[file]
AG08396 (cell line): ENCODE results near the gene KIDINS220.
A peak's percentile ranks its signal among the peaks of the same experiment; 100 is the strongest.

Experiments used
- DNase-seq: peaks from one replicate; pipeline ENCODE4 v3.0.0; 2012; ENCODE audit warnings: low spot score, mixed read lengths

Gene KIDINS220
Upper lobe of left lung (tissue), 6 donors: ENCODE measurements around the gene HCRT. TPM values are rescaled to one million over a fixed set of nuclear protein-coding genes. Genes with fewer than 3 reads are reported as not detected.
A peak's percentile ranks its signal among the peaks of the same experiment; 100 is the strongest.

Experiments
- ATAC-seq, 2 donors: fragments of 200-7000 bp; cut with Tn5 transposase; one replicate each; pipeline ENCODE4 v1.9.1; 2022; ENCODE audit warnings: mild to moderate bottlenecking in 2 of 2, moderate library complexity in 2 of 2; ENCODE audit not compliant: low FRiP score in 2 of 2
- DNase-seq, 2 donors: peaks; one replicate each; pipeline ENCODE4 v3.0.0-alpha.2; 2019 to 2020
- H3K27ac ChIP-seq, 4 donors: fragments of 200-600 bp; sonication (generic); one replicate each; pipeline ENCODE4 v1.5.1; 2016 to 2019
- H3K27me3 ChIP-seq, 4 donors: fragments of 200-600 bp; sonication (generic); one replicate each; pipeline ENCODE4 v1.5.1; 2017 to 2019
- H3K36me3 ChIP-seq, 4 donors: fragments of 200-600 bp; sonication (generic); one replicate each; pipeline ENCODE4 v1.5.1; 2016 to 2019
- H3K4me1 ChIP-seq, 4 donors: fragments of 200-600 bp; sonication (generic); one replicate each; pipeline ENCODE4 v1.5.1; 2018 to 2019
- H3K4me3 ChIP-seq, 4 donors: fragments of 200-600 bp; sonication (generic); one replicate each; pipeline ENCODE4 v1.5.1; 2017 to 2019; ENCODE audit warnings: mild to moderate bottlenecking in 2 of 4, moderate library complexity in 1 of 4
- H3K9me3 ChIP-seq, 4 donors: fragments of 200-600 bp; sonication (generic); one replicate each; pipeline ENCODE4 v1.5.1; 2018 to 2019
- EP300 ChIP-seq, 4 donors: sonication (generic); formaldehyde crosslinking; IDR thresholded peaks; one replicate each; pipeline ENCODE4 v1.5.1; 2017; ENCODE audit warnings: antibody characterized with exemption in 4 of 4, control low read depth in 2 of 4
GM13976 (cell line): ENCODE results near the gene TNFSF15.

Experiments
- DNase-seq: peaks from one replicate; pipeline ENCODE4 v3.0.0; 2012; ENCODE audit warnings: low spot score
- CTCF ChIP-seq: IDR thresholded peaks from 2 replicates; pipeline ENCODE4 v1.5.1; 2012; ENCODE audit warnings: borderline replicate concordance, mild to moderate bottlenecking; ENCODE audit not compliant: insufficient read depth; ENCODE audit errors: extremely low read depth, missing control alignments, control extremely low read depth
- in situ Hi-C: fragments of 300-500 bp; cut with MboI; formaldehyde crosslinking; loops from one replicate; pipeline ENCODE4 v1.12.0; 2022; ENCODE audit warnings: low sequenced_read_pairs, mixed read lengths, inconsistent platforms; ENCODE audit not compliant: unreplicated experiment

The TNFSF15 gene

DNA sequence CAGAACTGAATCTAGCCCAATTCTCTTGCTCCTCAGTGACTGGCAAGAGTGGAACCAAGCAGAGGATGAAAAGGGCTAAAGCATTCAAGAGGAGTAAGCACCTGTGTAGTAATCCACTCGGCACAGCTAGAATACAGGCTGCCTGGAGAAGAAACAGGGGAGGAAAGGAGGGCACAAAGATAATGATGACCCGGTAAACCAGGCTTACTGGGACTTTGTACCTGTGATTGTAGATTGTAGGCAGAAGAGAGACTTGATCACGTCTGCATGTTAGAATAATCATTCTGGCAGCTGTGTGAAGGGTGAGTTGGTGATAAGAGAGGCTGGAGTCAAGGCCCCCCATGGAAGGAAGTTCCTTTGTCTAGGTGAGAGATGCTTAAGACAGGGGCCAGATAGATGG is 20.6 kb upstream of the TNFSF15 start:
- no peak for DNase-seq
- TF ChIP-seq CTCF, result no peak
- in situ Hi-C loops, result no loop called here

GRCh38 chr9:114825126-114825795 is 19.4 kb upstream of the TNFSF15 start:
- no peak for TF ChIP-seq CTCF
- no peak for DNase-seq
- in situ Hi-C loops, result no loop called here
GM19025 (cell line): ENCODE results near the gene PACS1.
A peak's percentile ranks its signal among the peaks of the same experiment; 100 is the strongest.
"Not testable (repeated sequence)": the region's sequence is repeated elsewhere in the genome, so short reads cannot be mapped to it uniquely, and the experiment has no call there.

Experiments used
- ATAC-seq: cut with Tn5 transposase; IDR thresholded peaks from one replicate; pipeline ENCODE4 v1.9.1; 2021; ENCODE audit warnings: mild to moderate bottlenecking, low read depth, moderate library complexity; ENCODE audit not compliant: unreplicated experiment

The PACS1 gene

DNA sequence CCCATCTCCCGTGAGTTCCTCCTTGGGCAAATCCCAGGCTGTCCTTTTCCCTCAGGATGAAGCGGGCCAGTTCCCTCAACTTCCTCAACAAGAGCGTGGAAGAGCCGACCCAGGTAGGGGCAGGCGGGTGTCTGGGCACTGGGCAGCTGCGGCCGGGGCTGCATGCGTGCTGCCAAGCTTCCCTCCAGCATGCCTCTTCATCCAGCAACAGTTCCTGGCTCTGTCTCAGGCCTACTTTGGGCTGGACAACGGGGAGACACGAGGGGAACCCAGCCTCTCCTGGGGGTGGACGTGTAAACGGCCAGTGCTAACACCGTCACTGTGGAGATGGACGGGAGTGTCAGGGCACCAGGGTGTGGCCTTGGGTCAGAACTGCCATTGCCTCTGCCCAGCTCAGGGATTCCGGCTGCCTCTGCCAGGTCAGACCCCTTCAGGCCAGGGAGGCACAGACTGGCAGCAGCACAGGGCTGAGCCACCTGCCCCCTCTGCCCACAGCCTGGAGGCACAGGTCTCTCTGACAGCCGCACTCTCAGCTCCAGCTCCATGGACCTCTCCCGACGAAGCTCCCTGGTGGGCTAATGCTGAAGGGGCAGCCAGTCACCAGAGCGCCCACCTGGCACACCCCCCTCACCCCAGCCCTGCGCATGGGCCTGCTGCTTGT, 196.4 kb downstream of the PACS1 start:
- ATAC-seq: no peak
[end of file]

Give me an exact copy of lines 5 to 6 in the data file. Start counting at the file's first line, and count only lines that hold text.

Gene KIDINS220
Upper lobe of left lung (tissue), 6 donors: ENCODE measurements around the gene HCRT. TPM values are rescaled to one million over a fixed set of nuclear protein-coding genes. Genes with fewer than 3 reads are reported as not detected.